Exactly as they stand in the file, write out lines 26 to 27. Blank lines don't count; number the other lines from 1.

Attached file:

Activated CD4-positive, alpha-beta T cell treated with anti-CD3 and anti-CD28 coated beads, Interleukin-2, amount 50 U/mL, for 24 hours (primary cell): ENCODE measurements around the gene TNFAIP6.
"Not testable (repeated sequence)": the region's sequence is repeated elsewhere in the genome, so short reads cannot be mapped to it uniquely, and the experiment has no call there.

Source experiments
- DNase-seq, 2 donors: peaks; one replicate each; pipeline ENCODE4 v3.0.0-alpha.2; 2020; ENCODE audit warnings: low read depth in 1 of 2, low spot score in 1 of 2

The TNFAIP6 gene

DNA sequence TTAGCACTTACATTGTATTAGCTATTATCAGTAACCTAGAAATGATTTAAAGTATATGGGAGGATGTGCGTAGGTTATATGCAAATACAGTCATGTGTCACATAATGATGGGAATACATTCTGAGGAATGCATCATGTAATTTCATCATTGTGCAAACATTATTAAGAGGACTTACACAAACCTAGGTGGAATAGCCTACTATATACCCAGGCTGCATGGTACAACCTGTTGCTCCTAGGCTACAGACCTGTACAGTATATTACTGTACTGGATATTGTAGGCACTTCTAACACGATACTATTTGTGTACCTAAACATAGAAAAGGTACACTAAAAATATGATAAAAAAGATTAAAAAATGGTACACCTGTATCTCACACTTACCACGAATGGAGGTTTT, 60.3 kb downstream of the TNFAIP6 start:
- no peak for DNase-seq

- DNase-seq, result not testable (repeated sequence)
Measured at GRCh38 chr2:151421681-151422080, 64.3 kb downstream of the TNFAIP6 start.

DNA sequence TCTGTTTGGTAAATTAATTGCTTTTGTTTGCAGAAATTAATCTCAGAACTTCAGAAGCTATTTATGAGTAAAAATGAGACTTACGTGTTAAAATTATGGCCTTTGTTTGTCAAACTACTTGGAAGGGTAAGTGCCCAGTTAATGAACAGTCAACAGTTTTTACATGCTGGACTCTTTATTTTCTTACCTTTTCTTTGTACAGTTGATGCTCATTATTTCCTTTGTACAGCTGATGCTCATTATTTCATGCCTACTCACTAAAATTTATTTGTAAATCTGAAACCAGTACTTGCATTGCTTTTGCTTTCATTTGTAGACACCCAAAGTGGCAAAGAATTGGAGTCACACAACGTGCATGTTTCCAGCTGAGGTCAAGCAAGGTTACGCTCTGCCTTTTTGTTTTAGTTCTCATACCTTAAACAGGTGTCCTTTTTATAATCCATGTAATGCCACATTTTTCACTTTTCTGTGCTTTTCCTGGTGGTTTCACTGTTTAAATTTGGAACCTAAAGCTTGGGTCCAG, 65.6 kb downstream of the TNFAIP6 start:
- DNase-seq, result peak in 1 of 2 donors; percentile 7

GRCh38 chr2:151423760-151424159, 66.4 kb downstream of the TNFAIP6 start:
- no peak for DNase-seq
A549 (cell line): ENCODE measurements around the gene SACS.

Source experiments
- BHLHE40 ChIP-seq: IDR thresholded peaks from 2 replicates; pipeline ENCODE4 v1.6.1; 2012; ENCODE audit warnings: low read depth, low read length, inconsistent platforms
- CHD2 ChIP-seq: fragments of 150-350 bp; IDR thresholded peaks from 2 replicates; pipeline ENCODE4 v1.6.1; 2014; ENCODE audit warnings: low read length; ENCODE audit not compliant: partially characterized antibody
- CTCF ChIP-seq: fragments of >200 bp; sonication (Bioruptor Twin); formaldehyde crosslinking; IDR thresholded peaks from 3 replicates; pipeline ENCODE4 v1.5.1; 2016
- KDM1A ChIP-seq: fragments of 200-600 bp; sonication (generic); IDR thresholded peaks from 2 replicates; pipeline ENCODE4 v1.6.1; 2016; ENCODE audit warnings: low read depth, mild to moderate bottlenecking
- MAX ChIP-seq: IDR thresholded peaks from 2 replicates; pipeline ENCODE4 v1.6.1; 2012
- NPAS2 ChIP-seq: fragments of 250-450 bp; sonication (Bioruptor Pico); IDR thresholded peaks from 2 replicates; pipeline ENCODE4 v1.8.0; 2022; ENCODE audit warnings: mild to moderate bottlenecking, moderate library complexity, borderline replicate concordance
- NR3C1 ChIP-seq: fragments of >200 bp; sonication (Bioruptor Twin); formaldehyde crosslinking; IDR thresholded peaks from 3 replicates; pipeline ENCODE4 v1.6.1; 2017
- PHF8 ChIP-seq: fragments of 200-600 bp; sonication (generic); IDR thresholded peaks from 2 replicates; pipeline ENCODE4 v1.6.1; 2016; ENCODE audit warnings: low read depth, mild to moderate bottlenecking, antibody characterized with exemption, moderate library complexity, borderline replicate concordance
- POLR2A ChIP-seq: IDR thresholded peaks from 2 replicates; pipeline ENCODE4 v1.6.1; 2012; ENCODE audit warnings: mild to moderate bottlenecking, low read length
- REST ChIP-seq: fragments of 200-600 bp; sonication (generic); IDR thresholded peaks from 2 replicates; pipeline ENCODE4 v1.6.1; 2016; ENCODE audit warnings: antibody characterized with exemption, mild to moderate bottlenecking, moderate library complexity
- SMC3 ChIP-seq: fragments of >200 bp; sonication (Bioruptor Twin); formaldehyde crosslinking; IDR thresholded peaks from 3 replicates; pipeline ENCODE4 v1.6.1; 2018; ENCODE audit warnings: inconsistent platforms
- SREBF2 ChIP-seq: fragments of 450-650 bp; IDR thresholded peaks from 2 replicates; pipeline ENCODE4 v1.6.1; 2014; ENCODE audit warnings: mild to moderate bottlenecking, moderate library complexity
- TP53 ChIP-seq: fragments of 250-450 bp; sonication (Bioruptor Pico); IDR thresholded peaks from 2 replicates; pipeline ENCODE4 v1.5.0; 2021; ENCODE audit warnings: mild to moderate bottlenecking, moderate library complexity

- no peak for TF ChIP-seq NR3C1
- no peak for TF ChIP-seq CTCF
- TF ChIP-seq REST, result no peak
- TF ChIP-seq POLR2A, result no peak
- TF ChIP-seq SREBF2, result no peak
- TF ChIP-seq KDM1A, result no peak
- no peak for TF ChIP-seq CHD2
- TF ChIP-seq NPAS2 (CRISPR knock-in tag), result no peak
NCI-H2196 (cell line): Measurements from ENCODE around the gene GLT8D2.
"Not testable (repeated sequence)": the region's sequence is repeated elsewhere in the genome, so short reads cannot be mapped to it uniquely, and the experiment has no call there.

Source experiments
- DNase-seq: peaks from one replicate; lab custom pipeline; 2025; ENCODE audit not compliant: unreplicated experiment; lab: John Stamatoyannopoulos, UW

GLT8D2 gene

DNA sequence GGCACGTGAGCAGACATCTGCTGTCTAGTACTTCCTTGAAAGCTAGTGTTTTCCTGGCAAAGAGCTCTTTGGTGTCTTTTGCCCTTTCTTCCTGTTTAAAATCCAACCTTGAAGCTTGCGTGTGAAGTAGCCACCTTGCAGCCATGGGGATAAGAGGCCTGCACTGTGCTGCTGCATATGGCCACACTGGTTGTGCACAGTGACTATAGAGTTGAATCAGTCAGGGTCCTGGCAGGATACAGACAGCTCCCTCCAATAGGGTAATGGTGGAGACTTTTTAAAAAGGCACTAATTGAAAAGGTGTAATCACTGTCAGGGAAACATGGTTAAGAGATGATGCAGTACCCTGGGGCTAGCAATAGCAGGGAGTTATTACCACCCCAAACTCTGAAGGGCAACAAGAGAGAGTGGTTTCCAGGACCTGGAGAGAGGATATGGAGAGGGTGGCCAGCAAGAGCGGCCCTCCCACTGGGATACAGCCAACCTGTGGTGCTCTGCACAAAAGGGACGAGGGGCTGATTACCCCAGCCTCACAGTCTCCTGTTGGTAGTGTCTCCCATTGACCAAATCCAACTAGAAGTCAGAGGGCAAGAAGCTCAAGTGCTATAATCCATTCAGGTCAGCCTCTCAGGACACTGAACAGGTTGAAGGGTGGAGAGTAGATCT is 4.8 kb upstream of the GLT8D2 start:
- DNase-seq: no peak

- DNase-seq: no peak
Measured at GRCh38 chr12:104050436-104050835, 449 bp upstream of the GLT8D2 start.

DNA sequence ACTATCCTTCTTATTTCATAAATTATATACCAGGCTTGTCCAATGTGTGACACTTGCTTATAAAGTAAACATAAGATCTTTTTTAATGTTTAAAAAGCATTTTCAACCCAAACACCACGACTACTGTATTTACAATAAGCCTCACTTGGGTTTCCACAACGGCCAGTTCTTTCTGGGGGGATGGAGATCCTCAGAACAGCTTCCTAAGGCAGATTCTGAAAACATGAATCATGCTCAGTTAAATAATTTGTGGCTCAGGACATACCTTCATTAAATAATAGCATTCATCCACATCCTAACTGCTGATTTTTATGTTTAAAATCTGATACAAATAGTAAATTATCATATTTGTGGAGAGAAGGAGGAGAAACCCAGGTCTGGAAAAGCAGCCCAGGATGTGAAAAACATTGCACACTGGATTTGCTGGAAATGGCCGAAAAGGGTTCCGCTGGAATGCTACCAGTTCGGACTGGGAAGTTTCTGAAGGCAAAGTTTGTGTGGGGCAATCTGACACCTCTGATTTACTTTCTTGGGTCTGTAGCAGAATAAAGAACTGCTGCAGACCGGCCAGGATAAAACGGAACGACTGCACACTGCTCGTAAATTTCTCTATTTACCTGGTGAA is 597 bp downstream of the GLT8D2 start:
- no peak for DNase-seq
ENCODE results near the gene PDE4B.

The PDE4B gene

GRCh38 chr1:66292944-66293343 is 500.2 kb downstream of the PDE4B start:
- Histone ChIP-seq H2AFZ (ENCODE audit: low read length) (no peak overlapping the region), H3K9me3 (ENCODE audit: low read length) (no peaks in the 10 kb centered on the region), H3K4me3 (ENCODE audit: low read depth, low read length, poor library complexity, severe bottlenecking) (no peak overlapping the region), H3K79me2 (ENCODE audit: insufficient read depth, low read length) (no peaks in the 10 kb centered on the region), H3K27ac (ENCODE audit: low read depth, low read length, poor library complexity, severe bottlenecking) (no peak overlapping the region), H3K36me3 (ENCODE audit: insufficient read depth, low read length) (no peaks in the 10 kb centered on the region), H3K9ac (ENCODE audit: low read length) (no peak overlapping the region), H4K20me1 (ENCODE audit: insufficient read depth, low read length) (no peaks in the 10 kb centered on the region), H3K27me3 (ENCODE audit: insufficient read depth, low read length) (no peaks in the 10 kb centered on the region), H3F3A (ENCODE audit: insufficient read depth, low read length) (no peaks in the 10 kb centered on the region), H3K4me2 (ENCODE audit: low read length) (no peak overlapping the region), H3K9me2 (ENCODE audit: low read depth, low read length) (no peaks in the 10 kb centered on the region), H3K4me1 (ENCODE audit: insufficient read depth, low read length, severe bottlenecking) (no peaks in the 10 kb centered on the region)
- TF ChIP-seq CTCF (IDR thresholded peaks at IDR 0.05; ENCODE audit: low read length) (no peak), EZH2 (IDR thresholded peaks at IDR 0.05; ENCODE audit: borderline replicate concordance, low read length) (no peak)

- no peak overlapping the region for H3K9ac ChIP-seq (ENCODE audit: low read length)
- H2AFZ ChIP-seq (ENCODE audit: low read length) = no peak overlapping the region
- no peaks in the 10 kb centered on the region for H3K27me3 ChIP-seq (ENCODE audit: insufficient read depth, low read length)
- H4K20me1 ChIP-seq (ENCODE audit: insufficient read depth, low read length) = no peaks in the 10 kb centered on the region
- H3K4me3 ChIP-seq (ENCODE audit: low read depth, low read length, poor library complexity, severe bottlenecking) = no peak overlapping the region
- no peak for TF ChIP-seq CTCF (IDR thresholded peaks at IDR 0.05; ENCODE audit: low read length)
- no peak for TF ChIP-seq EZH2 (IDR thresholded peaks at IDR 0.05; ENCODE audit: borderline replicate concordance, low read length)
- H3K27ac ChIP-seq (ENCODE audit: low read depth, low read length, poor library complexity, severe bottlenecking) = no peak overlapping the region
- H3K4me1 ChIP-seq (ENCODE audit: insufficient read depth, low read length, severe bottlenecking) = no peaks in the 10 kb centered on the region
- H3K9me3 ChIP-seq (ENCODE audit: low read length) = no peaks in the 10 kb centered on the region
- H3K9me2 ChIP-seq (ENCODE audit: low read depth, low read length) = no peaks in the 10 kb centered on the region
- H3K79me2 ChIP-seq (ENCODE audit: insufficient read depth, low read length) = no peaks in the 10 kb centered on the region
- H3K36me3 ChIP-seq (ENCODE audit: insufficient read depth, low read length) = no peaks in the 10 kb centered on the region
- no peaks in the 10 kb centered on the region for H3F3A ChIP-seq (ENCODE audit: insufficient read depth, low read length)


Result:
- SMC3 ChIP-seq: fragments of >200 bp; sonication (Bioruptor Twin); formaldehyde crosslinking; IDR thresholded peaks from 3 replicates; pipeline ENCODE4 v1.6.1; 2018; ENCODE audit warnings: inconsistent platforms
- SREBF2 ChIP-seq: fragments of 450-650 bp; IDR thresholded peaks from 2 replicates; pipeline ENCODE4 v1.6.1; 2014; ENCODE audit warnings: mild to moderate bottlenecking, moderate library complexity